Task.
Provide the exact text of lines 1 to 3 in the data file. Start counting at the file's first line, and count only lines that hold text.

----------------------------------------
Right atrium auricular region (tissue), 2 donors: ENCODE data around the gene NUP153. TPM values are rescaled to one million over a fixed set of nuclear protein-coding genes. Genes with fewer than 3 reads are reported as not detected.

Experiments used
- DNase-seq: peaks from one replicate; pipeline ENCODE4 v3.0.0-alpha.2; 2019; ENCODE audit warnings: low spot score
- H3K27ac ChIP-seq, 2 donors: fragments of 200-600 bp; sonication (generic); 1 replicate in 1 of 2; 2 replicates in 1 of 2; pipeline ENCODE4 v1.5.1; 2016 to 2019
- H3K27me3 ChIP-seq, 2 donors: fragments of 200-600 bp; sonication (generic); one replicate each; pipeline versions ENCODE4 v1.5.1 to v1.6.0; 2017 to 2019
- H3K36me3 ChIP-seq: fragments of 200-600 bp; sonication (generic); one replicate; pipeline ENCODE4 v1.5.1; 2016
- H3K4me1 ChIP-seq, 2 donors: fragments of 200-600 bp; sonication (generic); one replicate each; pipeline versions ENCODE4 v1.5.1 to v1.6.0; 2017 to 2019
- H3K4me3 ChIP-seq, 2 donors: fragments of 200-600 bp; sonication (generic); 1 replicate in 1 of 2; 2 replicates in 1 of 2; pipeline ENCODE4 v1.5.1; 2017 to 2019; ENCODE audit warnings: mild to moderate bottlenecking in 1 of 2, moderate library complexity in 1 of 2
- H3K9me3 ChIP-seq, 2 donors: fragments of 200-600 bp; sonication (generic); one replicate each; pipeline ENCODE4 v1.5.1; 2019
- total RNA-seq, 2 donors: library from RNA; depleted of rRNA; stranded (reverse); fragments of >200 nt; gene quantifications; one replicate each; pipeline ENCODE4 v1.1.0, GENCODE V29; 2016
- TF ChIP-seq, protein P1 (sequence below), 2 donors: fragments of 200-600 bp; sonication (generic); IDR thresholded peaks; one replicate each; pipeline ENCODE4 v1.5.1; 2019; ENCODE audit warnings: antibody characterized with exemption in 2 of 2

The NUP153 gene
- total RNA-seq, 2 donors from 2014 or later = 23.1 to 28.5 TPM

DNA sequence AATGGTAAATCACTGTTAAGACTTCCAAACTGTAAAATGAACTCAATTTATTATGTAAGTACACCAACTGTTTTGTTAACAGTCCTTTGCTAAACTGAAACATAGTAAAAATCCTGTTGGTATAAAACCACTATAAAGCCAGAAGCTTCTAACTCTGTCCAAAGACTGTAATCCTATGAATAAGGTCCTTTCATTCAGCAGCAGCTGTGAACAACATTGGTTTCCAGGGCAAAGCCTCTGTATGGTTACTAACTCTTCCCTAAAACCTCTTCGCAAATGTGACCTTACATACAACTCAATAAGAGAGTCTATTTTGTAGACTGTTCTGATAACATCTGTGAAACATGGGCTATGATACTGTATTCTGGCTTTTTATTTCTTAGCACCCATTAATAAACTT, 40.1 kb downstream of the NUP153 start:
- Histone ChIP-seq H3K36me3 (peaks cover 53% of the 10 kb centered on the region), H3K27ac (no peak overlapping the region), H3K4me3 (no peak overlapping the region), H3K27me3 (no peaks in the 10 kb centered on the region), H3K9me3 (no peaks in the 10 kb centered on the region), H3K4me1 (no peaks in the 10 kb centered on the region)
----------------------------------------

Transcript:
Right atrium auricular region (tissue), 2 donors: ENCODE data around the gene NUP153. TPM values are rescaled to one million over a fixed set of nuclear protein-coding genes. Genes with fewer than 3 reads are reported as not detected.

Experiments used
- DNase-seq: peaks from one replicate; pipeline ENCODE4 v3.0.0-alpha.2; 2019; ENCODE audit warnings: low spot score